For example, CoGe ( (accessed on 8 April 2021)), a platform for performing comparative genomics research, defines a synteny as a valid deduction that two or more genomic regions derived from a single ancestral region. Inferring “syntenic blocks” usually relies on inferring pairs of chromosomal regions with a similar gene content and order. The SynMap tool of CoGe identifies such blocks by finding sets of homologous gene pairs and merging them into regions.

    Such synteny blocks or regions that are more conserved than average in the genomes can reveal regulatory or functional interactions between the involved genes, or combination of alleles that are advantageous when inherited together. Conversely, breakage of conservation in gene order or gene content is an important footprint of the evolution of genomes through global rearrangements [24,25,26] that can be used to infer phylogenetic trees [27].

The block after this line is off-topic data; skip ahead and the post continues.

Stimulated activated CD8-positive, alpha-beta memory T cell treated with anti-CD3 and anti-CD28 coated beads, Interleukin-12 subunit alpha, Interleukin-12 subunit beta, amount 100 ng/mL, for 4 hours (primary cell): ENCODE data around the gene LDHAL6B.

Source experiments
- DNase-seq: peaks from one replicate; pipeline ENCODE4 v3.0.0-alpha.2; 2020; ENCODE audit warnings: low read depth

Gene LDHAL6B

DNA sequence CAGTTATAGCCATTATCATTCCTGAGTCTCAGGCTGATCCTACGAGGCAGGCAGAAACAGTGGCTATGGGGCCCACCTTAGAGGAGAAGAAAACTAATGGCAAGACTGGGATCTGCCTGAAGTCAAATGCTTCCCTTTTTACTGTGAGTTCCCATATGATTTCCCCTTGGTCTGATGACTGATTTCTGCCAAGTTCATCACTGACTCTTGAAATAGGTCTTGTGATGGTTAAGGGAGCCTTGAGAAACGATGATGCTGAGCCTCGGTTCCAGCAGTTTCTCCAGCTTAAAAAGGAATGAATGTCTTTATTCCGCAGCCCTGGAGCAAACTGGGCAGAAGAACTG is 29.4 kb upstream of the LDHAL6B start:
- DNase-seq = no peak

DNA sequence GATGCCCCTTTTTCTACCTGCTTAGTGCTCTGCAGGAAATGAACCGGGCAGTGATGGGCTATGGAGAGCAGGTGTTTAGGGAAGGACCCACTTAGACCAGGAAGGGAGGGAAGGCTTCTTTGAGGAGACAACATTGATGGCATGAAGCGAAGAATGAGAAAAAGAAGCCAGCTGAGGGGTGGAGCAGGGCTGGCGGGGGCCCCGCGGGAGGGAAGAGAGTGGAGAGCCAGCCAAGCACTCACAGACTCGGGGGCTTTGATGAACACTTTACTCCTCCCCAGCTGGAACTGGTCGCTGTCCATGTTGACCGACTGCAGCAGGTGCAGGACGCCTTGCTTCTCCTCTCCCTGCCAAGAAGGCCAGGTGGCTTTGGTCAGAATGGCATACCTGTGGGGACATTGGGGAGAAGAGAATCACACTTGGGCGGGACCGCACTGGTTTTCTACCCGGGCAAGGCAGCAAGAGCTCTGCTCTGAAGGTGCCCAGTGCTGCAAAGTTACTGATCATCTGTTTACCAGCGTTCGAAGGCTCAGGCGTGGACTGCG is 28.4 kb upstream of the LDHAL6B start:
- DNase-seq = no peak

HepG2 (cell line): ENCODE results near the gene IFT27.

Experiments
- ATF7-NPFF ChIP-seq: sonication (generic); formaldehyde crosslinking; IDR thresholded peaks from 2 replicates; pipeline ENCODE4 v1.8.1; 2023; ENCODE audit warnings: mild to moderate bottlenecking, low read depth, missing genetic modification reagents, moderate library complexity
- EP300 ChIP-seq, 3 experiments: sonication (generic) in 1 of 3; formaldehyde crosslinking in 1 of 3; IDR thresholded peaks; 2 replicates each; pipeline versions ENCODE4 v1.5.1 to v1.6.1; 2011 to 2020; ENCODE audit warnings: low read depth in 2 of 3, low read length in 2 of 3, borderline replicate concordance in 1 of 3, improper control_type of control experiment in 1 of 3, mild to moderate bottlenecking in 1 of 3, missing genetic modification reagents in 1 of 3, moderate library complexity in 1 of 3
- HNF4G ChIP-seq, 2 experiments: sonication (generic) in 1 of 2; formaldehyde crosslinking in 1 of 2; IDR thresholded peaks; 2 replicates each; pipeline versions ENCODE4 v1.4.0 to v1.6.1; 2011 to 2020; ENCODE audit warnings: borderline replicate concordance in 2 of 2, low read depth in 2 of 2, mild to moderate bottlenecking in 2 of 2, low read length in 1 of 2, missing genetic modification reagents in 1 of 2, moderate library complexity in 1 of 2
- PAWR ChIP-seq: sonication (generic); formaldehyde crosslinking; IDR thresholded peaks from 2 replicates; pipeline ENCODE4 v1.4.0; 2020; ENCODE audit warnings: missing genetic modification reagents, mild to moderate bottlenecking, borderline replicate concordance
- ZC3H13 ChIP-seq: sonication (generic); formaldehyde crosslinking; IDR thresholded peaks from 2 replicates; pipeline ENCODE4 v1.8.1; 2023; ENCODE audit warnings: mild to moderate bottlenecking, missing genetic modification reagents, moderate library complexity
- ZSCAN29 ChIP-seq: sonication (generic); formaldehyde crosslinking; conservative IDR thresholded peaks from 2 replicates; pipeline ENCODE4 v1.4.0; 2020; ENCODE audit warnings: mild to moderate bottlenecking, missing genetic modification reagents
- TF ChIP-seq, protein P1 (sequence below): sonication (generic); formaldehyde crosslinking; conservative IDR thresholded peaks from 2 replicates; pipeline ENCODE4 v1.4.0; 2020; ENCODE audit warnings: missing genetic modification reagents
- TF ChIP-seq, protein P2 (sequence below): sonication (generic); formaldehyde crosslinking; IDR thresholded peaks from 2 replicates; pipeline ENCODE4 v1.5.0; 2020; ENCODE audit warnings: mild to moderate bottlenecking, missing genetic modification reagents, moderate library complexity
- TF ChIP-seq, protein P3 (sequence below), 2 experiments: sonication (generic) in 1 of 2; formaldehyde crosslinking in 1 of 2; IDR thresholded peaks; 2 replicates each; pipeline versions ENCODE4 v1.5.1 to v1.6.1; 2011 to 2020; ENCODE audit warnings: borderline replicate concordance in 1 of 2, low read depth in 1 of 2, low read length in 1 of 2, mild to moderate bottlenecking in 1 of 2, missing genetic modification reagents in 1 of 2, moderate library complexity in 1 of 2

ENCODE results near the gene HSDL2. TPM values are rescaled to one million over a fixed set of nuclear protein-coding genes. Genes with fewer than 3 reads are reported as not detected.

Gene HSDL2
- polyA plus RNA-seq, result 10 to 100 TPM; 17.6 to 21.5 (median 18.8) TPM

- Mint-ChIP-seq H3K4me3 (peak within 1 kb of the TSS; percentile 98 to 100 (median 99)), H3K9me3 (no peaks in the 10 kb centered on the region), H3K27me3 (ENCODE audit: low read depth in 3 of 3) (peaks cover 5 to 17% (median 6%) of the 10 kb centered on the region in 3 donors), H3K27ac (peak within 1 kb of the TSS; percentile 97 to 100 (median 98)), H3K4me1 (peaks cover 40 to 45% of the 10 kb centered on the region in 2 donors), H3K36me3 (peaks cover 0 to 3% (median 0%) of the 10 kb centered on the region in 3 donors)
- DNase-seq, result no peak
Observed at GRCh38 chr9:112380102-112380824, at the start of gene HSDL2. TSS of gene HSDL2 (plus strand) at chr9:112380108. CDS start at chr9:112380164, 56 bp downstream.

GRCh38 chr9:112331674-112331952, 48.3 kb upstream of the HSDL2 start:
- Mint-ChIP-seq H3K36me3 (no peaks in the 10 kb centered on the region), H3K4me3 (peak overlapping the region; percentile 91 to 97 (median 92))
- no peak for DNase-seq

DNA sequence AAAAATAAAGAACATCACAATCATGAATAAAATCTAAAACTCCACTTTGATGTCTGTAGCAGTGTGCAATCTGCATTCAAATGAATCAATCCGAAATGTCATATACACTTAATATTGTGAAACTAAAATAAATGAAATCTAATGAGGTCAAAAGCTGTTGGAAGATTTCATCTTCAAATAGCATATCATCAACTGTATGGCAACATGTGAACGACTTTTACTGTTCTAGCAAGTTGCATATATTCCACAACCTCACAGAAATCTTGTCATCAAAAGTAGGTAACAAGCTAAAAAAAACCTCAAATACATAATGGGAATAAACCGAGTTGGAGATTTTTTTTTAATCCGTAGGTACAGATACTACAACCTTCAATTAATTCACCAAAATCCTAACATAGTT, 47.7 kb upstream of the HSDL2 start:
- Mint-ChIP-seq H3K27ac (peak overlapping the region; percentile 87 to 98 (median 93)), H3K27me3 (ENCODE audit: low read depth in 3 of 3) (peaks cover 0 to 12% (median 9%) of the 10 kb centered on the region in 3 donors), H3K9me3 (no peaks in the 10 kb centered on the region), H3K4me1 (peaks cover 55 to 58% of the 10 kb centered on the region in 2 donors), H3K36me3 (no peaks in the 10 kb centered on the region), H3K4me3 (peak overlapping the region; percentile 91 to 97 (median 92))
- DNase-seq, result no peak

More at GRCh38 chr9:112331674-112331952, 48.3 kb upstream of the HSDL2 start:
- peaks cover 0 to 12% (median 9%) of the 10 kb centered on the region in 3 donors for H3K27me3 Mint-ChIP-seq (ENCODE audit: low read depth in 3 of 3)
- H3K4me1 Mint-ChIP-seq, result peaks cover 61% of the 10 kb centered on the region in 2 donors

Two chromosomal regions with identical gene content and order can clearly be labeled as syntenic. However, because syntenic regions are largely remodeled during evolution, it is usually necessary to relax this strict conservation requirement, allowing for a certain gene content or gene order disruption. Notice that genes are usually represented as signed (“+” for the 5′→3′ strand and “–” for the 3′→5′ strand) units, where the sign or orientation of a gene indicates on which of the two complementary DNA strands the gene is located.